The schism between those who approve and disapprove of Biden's job as president is also evident among the unique demographics we tested. These categories focused on voters' views concerning the pandemic: vaccinated voters (55% approved/43% disapproved) vs. nonvaccinated voters (34% approved/64% disapproved), voters who always wear a mask (66% approved/32% disapproved) vs. those who do not wear a mask (15% approved/84% disapproved) and voters who see Covid-19 as the most terrifying thing that has happened in their lifetime (75% approved/23% disapproved) vs. voters who see it as a flu or a common cold (16% approved/83% disapproved). Therefore, Biden's biggest support is among those who are vaccinated, wear a mask all/most of the time, and fear Covid-19, while his approval is anemic among those who are not vaccinated, do not wear a mask, and do not fear Covid-19.

Where Biden is taking it on the chin is with swing voters-the voters who propelled him to victory in the 2020 presidential election. He is not performing well with Independents (35% approved/60% disapproved), suburban voters (41% approved/56% disapproved), suburban women (45% approved/52% disapproved) and small city voters (39% approved/61% disapproved).

Bidenperformance010222

President Biden's job performance is still upside down, as 43% thought it was positive (excellent and good combined) compared with 55% who thought it was negative (fair and poor combined). Only two percent were not sure.

Regionally, the East (48% positive/52% negative) and West coasts (45% positive/53% negative) rated Biden's performance slightly more positive, as the South (42% positive/56% negative) and Central/Great Lakes regions (40% positive/58% negative) were more likely to give the president a negative rating. There were no surprises with age, as voters under the age of 50 (55% positive/43% negative) rated Biden's job performance positively, and voters over the age of 50 (32% positive/66% negative) gave the president a negative rating.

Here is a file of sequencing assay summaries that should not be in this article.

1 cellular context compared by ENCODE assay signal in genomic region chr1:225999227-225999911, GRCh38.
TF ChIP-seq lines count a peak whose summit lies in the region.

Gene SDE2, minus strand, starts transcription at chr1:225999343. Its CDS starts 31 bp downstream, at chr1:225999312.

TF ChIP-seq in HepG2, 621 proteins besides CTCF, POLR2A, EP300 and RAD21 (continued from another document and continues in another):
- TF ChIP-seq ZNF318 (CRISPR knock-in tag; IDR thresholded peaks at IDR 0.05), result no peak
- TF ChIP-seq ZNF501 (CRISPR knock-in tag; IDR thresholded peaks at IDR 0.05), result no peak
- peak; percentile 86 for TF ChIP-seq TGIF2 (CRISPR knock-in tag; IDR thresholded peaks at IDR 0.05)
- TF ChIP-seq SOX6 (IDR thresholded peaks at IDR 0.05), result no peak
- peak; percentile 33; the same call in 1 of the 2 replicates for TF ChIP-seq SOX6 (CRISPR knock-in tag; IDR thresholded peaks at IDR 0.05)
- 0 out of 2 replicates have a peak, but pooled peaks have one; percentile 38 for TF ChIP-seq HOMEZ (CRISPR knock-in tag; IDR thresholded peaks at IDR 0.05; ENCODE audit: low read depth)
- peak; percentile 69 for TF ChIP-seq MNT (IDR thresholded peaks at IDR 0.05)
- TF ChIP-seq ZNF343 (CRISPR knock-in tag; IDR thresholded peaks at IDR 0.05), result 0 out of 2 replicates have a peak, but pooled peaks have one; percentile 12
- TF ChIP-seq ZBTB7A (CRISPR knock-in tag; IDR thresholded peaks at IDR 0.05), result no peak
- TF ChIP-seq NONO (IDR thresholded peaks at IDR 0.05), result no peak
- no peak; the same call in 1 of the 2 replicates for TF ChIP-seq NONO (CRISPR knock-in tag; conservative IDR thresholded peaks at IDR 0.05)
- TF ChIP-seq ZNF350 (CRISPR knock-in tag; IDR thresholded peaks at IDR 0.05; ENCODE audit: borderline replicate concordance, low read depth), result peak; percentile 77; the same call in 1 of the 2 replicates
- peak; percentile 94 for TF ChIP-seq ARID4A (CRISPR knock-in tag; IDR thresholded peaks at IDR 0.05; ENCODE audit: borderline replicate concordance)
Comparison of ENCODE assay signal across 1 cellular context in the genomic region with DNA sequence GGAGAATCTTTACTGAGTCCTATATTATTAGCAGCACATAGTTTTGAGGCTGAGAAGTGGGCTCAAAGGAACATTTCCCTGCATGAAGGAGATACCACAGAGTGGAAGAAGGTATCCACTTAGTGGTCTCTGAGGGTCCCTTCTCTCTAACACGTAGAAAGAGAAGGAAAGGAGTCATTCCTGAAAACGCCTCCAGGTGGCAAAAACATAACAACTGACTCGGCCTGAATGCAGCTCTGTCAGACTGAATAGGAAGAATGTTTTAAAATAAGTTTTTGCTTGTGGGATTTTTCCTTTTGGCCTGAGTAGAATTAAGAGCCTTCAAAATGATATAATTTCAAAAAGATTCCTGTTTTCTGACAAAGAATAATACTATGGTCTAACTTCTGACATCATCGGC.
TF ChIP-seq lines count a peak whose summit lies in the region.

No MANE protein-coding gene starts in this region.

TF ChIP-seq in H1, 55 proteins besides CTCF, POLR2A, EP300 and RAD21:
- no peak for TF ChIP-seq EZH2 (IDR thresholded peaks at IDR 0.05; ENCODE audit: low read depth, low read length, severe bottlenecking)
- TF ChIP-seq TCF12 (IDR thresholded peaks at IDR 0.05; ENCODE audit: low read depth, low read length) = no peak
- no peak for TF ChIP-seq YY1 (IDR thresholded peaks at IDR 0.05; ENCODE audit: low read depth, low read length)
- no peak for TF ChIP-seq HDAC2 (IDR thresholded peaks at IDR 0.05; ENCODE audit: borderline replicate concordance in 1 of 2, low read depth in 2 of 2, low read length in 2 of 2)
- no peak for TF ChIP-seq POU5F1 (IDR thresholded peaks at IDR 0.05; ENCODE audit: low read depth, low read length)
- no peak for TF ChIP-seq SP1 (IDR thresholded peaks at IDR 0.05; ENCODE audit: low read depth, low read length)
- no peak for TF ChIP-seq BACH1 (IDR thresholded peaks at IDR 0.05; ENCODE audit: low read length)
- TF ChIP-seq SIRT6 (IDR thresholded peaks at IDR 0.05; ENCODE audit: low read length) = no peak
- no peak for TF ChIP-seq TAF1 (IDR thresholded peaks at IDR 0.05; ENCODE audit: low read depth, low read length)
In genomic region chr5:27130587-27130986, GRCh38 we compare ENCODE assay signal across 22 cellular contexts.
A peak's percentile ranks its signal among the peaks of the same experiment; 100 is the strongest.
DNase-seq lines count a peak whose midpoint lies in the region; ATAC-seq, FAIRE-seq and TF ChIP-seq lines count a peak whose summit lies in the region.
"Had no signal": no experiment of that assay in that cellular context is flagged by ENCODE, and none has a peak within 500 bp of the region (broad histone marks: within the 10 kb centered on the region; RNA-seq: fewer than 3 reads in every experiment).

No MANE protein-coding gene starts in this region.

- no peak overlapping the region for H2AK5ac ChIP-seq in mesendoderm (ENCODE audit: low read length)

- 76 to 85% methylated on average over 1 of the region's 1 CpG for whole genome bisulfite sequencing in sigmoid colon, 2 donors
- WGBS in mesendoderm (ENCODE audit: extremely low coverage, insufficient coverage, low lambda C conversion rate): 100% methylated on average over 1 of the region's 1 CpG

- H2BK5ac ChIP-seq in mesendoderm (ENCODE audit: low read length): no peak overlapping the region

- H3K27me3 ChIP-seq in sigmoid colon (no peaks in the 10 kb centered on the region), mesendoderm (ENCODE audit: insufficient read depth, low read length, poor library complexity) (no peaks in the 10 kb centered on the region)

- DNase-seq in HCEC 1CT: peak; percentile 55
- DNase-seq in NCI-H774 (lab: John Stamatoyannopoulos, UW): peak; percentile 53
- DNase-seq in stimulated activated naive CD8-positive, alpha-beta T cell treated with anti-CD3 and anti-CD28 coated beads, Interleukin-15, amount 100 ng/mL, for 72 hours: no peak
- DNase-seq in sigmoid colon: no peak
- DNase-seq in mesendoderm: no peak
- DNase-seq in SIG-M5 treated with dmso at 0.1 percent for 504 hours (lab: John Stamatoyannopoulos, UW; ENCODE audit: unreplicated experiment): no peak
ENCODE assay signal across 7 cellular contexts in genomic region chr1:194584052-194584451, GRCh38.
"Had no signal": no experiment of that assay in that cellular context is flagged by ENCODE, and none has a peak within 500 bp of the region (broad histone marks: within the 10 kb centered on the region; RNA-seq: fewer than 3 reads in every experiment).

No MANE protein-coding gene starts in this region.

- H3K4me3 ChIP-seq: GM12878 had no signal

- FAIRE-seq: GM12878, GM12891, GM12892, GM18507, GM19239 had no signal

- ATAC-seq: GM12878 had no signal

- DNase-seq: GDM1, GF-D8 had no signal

Where things get interesting is with gender. While conventional wisdom would think men (47% positive/51% negative) would rate the president more negatively, it was women (40% positive/58% negative) who gave the president a worse rating. Also, only a third of Independents (31% positive/65% negative) gave the president a positive rating. If this pattern holds up, it could have dire consequences for Democrats in the upcoming midterm and presidential elections in 2022 and 2024.

In a reversal of sorts, which we saw in Biden's job approval numbers, middle income voters with annual household income $25K-75K (41% positive/57% negative) were more likely to give the president a negative job performance rating compared to upper income voters who earn more than $100k annually (47% positive/51% negative).

Biden received high marks from urban voters (64% positive/35% negative), large city voters (70% positive/29% negative) and Democrats (75% positive/24% negative), while struggling with small city voters (33% positive/65% negative), suburban (34% positive/63% negative), rural (29% positive/69% negative), and suburban females (34% positive/64% negative).